Eelgrass: The nursery of estuaries
Eelgrass (Zostera marina L.) is a keystone species in healthy estuaries. It provides numerous water quality and ecosystem benefits. Healthy eelgrass beds provide habitat for fish, crabs, lobsters, and many other species. Eelgrass also provides resilience by stabilizing sediments, capturing and storing carbon, and attenuating the impacts of waves especially during storms. A healthy eelgrass habitat supports many human commercial and recreational uses e.g., fishing, that are important for the economic wellbeing of coastal communities.
Eelgrass is very susceptible to poor water quality, changes in temperature, as well as physical disturbance. Over the past several decades, eelgrass abundance has declined significantly in the northeast coast. I the MassBays study area we have lost over half of our eelgrass acreage as a result of numerous stressors including changes in land use and land cover from increased coastal development, poor water quality and physical disturbance, among others.
MassBays and our partners have set out to fulfil a CCMP goal to restore eelgrass habitat to 1995 levels by 2050. MassBays and our partners have been involved in multiple efforts to monitor and restore the extent and health of our eelgrass beds throughout the years.
Below we provide information on some of our more recent eelgrass work with this important plant. The data, pictures and videos offer some insight into this unique aquatic habitat and its importance as a keystone species in our estuaries.
An inter-method comparison of drones, airplanes, satellites and side scan sonar for eelgrass mapping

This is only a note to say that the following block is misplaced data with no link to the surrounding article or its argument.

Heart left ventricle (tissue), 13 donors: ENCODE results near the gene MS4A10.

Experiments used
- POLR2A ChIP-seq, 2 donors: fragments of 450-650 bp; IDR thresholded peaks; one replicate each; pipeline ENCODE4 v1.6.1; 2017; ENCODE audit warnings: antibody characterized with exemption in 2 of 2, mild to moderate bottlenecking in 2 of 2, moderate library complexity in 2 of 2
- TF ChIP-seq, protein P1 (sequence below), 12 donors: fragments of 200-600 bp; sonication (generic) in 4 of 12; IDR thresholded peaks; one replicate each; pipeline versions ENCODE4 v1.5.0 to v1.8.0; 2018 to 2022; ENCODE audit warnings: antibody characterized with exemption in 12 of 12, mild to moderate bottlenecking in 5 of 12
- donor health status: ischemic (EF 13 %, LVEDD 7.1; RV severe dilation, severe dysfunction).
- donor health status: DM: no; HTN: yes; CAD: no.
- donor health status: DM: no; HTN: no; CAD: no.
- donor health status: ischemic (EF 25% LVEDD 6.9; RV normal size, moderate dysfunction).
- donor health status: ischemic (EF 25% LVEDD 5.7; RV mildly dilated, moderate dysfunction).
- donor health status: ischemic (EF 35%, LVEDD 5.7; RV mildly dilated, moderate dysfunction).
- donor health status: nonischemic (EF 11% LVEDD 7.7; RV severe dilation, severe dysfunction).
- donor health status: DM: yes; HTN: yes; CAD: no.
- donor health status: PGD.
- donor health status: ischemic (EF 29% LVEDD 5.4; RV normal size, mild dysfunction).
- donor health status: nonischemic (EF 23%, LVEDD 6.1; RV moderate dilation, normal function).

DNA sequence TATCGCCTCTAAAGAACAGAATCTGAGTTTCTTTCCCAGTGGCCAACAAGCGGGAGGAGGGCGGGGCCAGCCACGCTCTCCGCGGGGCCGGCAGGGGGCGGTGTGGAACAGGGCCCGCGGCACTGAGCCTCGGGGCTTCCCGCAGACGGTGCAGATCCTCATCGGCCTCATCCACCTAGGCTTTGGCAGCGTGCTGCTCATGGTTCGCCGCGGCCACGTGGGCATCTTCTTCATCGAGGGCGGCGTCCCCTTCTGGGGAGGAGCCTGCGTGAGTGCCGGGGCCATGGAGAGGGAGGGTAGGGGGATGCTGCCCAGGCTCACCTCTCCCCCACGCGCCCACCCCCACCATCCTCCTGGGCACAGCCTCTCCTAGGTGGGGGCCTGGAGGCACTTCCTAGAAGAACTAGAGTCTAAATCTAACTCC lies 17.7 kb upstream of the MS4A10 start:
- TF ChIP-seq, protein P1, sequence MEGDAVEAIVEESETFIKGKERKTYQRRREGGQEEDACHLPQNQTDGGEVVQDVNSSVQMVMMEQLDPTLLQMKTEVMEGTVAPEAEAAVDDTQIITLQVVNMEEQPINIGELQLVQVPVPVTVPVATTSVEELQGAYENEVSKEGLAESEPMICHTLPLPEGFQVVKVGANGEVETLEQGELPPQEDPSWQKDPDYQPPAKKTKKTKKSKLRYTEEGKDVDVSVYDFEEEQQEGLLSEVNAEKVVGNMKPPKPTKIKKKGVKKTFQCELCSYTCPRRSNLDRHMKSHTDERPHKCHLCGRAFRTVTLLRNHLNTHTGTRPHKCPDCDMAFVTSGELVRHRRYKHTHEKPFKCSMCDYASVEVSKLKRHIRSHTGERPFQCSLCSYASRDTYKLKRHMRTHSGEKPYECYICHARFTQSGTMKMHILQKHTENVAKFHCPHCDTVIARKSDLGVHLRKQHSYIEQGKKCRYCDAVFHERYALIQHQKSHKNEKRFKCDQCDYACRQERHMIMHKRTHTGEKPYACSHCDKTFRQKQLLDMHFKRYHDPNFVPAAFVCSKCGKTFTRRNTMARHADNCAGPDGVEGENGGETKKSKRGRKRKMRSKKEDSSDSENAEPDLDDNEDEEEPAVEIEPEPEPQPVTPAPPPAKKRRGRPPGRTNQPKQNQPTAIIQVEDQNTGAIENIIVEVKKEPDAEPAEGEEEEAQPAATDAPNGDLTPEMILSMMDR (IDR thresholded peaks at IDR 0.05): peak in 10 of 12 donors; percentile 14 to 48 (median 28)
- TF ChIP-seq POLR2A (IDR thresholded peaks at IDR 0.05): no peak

MassBays, CZM and several agency and nonprofit partners teamed up on a study that assessed different methods of mapping eelgrass (Zostera marina). Eelgrass is a marine meadow-forming plant that provides critical fisheries habitat, improves water quality, stores carbon, and protects the shoreline from storms. To properly manage and protect eelgrass, accurate mapping information is needed to track the location and size of meadows. Several remote sensing methods such as satellites, airplanes, drones, and underwater side scan sonar provide imagery that can be analyzed for eelgrass, but little is known about the accuracy and limitations of maps generated from these sources, especially when it comes to the meadow’s edge.
This 18-month study, funded through the 2021 National Oceanic and Atmospheric Administration’s Project of Special Merit grant program (grant no. NA21NOS4190031), compared different remote sensing methods against SCUBA diver surveys to (1) determine if and how much eelgrass was missed by each method, (2) assess the effects of eelgrass percent cover, canopy height and meadow patchiness on survey performance, and (3) make management recommendations regarding the use of remote sensing data for eelgrass mapping. Field work took place in summer 2022 and included diver transects, boat-based underwater photo ground truthing, drone and airplane flights, and sonar surveys at eelgrass sites in Gloucester, Beverly, Swampscott, Nahant, and Cohasset in Massachusetts.